“But who made animals of them?”

Akira Kurosawa’s Seven Samurai remains a perennial critical and popular favorite. Set in the late 1580’s in Japan, a group of farmers hires seven masterless samurai to defend their village from bandits.

The three-hour masterpiece is streaming on Netflix right now. Apparently Criterion or somebody else is going to release a new, remastered collection of Kurosawa’s work. Most of his catalogue is streaming. Snow day off work? Time to revisit Kurosawa.

I find his films take on the complexity and ambivalence of violent behavior quite truthfully, for a fictional medium. Additionally his post-war films become a long consideration of Japanese identity both during and after American occupation. All ripe territory for my minor obsession, the poetics of annihilation.

The impassioned speech in this clip speaks to the consequences of war. The film’s historical moment : ongoing lawless strife. The farmers ~ that nourishing class ~ besieged by the process of violence again and again become animals …

Paul Hardcastle : 19 (1985) …

… how one pop song woven of samples pierced the culture of mass distraction in ’85.

19 was relief to the relentless call to party in the shadow of the Russian arsenal. A live round between A-Ha’s Take On Me, anything by Wham, Don’t You Forget About Me from the Breakfast Club soundtrack.

I was fourteen. The cultural two-step to the malls was underway, the towering hair of popular music. Kids like me hid in runaway apartments ran rooftops crawled sewer tunnels quoted Dostoevsky chainsmoked and ridiculed the jocks who later suited up to join the ruling class.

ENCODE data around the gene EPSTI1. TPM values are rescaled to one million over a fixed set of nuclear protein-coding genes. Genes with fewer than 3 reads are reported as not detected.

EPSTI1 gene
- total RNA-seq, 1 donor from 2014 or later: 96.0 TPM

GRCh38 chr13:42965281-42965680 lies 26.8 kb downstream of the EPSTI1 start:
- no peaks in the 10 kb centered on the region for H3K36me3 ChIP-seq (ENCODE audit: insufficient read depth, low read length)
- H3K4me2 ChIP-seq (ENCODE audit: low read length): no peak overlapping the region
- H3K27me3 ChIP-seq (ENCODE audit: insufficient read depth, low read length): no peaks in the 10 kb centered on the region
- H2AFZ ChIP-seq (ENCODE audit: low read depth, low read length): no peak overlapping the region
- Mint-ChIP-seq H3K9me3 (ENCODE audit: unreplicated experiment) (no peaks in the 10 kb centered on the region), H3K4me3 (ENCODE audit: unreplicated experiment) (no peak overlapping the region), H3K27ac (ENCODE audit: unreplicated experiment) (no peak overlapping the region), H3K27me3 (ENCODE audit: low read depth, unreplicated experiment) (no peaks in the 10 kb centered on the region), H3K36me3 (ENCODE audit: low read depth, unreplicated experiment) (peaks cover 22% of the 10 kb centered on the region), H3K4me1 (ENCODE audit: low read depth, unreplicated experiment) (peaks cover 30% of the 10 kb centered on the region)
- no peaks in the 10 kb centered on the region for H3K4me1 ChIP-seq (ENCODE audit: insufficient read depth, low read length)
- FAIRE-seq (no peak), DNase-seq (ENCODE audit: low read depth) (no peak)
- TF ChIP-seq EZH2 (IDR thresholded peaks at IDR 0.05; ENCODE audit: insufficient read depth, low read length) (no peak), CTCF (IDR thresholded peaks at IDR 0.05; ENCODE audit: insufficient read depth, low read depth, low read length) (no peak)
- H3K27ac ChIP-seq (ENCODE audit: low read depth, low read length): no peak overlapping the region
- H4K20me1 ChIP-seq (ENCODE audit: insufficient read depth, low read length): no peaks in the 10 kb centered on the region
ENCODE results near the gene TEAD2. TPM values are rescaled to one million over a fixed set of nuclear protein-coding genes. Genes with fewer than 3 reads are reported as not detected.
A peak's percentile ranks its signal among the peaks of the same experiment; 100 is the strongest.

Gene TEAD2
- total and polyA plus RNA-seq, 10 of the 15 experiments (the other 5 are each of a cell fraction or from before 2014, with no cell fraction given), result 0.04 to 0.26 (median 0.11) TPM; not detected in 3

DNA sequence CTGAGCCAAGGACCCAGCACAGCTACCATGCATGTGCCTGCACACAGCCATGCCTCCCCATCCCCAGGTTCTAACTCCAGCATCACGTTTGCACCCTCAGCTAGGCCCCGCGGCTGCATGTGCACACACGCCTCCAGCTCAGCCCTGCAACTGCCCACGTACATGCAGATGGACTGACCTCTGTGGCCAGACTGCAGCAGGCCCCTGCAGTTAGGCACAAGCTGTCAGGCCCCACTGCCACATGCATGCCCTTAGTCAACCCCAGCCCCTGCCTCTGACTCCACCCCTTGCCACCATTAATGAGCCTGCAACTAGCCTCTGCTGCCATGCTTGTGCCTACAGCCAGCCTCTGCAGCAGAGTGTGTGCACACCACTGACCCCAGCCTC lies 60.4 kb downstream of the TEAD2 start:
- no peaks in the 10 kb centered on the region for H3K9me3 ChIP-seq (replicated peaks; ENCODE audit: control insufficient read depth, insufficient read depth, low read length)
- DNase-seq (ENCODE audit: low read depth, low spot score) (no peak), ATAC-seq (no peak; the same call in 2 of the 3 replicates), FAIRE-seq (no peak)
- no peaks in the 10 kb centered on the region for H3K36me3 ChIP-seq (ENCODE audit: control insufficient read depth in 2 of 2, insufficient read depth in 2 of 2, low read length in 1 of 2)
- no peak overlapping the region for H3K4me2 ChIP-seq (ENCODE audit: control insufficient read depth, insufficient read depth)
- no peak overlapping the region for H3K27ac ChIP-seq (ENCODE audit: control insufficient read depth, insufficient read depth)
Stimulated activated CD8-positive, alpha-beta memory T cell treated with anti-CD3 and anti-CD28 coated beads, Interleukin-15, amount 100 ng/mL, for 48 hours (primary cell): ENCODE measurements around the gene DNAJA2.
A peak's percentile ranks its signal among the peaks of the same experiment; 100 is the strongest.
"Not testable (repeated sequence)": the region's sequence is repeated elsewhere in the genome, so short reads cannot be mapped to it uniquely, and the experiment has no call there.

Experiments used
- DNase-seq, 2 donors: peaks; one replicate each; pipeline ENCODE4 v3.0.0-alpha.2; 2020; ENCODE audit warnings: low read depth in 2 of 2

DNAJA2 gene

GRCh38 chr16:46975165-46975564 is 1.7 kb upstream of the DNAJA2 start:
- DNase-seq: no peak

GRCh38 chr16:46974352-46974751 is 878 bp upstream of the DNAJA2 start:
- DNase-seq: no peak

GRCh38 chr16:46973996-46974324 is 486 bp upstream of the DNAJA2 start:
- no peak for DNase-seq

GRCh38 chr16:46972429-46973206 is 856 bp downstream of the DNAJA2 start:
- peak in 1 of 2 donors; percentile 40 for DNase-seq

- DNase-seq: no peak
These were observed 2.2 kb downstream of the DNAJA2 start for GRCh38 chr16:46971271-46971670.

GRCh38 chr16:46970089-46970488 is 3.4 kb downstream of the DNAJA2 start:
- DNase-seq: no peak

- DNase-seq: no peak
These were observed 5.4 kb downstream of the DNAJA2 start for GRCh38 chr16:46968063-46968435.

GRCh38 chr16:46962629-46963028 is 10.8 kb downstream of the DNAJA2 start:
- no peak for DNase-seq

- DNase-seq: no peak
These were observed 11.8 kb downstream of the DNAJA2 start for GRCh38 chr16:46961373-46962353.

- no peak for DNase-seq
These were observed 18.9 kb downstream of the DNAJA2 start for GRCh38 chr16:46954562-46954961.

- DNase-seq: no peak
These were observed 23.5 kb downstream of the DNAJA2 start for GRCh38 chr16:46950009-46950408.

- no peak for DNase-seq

I remained silent, a vessel for collected projections, a good girl running with the wrong crowd. Let them think what they want to, they will anyway. Show up, do as your told. Sneak out, dance until dawn, blue nail polish, kabuki makeup. Cultural material like this gave me fuel for endurance, relief from Reagan’s mantras of lies.

How could people believe Reagan? He was so fake. Lie after lie, emptying VA hospitals and declaring everybody cured. Then they’d turn up on your street corner crazy as ever. Did people have eyes? Apparently not, they re-elected him. We had to live in the shadow of our missiles and their missiles.

When everybody’s lying, the truth shines. Even when a thief makes it.

Hardcastle sampled Mike Oldfield’s Tubular Bells ~ well, that’s what a court later decided. The narration about the war was lifted from an ABC documentary film. The narrator, Peter Thomas, was originally ambivalent about the use of his voice in the ‘song’.

19 peaked at #15 on the Billboard Top 100 charts. More telling of the cultural moment : 19 was US Billboard Hot Dance Club Play number-one single July 6, 1985 – July 13, 1985, replacing Madonna’s Into the Groove/Angel dance mix.

Top 100 Songs of 1985